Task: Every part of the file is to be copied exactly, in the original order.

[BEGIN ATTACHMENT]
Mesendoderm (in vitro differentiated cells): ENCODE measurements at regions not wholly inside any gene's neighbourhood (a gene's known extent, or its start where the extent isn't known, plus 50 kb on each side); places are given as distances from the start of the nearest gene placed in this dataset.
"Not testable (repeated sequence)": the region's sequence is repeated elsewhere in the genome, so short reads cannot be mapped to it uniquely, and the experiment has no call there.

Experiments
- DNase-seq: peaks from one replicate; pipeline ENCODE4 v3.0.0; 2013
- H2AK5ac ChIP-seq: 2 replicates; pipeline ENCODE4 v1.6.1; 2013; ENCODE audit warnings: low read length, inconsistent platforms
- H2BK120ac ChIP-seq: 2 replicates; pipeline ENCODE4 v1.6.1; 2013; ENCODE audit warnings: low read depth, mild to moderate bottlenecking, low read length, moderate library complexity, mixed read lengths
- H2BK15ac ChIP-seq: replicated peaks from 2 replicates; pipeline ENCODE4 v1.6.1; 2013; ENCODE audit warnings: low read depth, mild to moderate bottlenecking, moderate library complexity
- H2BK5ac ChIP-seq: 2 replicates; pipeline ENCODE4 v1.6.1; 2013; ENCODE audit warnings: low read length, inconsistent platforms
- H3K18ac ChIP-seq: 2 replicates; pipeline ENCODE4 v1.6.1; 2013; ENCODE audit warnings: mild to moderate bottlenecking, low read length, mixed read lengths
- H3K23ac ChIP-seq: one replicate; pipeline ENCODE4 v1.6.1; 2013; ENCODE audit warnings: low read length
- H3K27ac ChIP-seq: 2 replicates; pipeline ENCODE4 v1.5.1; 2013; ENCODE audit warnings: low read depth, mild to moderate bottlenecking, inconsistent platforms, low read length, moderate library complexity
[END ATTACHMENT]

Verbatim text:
Mesendoderm (in vitro differentiated cells): ENCODE measurements at regions not wholly inside any gene's neighbourhood (a gene's known extent, or its start where the extent isn't known, plus 50 kb on each side); places are given as distances from the start of the nearest gene placed in this dataset.
"Not testable (repeated sequence)": the region's sequence is repeated elsewhere in the genome, so short reads cannot be mapped to it uniquely, and the experiment has no call there.

Experiments
- DNase-seq: peaks from one replicate; pipeline ENCODE4 v3.0.0; 2013
- H2AK5ac ChIP-seq: 2 replicates; pipeline ENCODE4 v1.6.1; 2013; ENCODE audit warnings: low read length, inconsistent platforms
- H2BK120ac ChIP-seq: 2 replicates; pipeline ENCODE4 v1.6.1; 2013; ENCODE audit warnings: low read depth, mild to moderate bottlenecking, low read length, moderate library complexity, mixed read lengths
- H2BK15ac ChIP-seq: replicated peaks from 2 replicates; pipeline ENCODE4 v1.6.1; 2013; ENCODE audit warnings: low read depth, mild to moderate bottlenecking, moderate library complexity
- H2BK5ac ChIP-seq: 2 replicates; pipeline ENCODE4 v1.6.1; 2013; ENCODE audit warnings: low read length, inconsistent platforms
- H3K18ac ChIP-seq: 2 replicates; pipeline ENCODE4 v1.6.1; 2013; ENCODE audit warnings: mild to moderate bottlenecking, low read length, mixed read lengths
- H3K23ac ChIP-seq: one replicate; pipeline ENCODE4 v1.6.1; 2013; ENCODE audit warnings: low read length
- H3K27ac ChIP-seq: 2 replicates; pipeline ENCODE4 v1.5.1; 2013; ENCODE audit warnings: low read depth, mild to moderate bottlenecking, inconsistent platforms, low read length, moderate library complexity